NetWellness is a global, community service providing quality, unbiased health information from our partner university faculty. NetWellness is commercial-free and does not accept advertising.
Monday, December 9, 2013
Endometriosis and shortness of breath
3 years ago I was suffereing from very heavy periods and experiencing abdominal pain around the time of ovulation. I was also suffereing from shortness of breath a few days before my period and during my period but my doctor did not think the two were related. I was diagnosed with an ovarian cyst which was removed. During surgery, I was found to have large deposits of endometriosis on my ovaries;tubes; and colon. The shortness of breath was diagnosed as mild asthma and I was prescribed an enhaler. My consultant recommended the mirena coil to control the ovulation pains and haevey bleeding which seemed to work for the last few years. My periods stopped and with it the addominal pain, and also the shortness of breath. In the last few months the pain has started up again around the time of ovulation, and I am starting to bleed again, albeit very slight, but so too have the "asthma" attacks. I cannot help but think the two are linked. Should I be talking to my doctor, and if I do, what can be done, if anything?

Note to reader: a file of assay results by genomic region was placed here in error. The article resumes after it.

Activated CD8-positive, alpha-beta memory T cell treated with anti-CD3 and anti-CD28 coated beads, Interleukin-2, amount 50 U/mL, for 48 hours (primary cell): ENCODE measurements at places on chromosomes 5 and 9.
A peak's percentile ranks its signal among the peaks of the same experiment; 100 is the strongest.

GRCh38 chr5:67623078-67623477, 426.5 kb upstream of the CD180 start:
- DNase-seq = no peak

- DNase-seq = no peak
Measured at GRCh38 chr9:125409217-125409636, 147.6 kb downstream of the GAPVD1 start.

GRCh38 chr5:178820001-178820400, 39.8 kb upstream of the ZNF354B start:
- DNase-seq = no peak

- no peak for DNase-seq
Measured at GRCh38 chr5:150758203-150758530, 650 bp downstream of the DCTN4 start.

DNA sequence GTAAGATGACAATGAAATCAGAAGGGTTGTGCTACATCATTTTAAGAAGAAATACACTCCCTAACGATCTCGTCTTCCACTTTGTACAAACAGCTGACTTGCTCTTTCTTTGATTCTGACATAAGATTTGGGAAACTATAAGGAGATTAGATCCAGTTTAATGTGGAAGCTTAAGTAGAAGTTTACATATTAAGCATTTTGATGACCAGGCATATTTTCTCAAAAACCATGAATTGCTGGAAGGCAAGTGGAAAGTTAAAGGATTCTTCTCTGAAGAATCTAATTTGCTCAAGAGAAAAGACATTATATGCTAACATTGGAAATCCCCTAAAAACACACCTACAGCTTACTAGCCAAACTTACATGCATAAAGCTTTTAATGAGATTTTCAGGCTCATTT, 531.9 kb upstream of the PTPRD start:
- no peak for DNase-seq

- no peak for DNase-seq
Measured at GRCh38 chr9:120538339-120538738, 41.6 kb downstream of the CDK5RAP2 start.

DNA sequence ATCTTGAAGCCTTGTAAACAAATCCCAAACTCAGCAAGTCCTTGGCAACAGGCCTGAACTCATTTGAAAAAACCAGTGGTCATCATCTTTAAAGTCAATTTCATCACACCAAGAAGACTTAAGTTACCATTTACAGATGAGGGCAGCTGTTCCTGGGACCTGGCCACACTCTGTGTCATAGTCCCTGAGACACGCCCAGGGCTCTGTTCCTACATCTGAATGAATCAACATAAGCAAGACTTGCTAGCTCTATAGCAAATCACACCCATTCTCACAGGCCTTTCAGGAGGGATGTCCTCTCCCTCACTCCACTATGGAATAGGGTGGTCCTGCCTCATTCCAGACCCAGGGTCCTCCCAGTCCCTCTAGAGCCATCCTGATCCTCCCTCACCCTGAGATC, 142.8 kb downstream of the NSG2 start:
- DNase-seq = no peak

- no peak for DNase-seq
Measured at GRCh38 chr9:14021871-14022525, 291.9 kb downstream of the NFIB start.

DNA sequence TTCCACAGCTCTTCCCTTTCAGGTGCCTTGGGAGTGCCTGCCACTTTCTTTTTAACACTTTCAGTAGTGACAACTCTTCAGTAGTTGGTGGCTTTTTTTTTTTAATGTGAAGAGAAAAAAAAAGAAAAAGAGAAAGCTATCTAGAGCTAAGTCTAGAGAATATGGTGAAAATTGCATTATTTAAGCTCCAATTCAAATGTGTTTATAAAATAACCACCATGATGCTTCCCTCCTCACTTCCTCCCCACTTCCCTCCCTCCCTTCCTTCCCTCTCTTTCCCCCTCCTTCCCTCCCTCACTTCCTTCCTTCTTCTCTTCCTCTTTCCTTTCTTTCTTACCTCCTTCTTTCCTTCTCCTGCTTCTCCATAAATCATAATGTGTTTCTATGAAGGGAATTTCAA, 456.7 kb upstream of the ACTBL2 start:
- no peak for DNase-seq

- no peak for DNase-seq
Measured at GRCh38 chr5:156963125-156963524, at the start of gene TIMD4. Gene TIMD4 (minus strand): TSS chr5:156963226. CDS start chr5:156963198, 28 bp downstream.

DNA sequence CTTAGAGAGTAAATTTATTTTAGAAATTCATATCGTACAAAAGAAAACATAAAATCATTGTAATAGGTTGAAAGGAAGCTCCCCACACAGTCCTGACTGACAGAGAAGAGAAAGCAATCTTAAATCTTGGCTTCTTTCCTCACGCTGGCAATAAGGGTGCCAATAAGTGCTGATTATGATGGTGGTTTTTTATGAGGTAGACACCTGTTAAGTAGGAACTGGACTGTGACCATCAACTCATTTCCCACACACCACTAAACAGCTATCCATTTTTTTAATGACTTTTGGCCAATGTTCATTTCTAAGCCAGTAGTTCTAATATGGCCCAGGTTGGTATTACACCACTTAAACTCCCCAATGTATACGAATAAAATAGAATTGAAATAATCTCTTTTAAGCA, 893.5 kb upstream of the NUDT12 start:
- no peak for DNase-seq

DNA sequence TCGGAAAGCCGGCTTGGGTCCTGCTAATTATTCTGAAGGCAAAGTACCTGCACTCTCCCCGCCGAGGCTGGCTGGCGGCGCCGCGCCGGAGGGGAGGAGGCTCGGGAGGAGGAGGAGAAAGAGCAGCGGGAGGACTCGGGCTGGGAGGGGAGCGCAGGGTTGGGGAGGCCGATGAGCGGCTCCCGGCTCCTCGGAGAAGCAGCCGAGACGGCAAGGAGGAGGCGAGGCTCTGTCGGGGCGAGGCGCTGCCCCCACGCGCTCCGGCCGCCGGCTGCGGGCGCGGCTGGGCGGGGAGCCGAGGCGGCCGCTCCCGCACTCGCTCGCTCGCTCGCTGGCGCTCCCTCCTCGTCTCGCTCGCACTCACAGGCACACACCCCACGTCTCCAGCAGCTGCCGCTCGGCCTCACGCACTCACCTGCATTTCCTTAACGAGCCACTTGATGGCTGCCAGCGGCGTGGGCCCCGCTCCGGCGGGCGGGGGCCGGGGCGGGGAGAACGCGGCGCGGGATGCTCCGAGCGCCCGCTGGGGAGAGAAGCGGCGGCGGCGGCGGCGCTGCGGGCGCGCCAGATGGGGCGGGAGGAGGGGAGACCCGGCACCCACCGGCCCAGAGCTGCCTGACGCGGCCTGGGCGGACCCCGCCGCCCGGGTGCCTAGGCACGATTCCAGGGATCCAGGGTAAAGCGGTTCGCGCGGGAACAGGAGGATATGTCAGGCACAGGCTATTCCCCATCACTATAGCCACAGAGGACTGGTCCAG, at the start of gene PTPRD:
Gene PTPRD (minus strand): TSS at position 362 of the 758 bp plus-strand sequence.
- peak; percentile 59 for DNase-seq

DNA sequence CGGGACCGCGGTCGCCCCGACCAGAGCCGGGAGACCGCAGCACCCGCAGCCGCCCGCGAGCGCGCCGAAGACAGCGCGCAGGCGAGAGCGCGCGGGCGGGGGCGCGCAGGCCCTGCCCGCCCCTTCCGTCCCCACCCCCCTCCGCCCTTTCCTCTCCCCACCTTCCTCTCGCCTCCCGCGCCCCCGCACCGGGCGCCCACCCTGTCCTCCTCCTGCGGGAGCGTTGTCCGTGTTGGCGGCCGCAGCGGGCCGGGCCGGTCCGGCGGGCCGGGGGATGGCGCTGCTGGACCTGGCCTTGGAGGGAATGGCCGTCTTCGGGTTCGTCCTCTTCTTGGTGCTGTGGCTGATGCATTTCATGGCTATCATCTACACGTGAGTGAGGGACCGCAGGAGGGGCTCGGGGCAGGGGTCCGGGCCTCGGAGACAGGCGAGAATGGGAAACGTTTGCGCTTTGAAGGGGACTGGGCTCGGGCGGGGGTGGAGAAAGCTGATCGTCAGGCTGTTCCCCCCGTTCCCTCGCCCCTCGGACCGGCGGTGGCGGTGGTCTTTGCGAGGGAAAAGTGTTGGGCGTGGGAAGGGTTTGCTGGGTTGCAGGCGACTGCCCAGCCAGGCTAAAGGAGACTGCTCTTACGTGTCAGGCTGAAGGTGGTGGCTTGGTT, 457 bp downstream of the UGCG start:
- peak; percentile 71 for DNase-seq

First of all, the Mirena is good for controlling the bleeding and pain during menses. It thins the lining of the uterus so there is less to shed every month. As for ovulation, the Mirena does nothing to prevent ovulation or the pain associated with ovulation. The ovaries will produce a normal cyst and release the egg every month with an IUD. As for the respiratory symptoms, there are rare cases where endometriosis is found in the lungs. This typically is associated the coughing up blood with menses. More likely, the hormonal changes every month may cause changes in the reactiveness of the airways leading to bronchospasms. You might be better served by something that prevents ovulation and hormonal fluctuations like combination oral contraceptive pills, the contraceptive patch, ring or shot.
Thomas A deHoop, MD
Formerly Associate Professor of Clinical Obstetrics and Gynecology
Director, Medical Student Education
No longer associated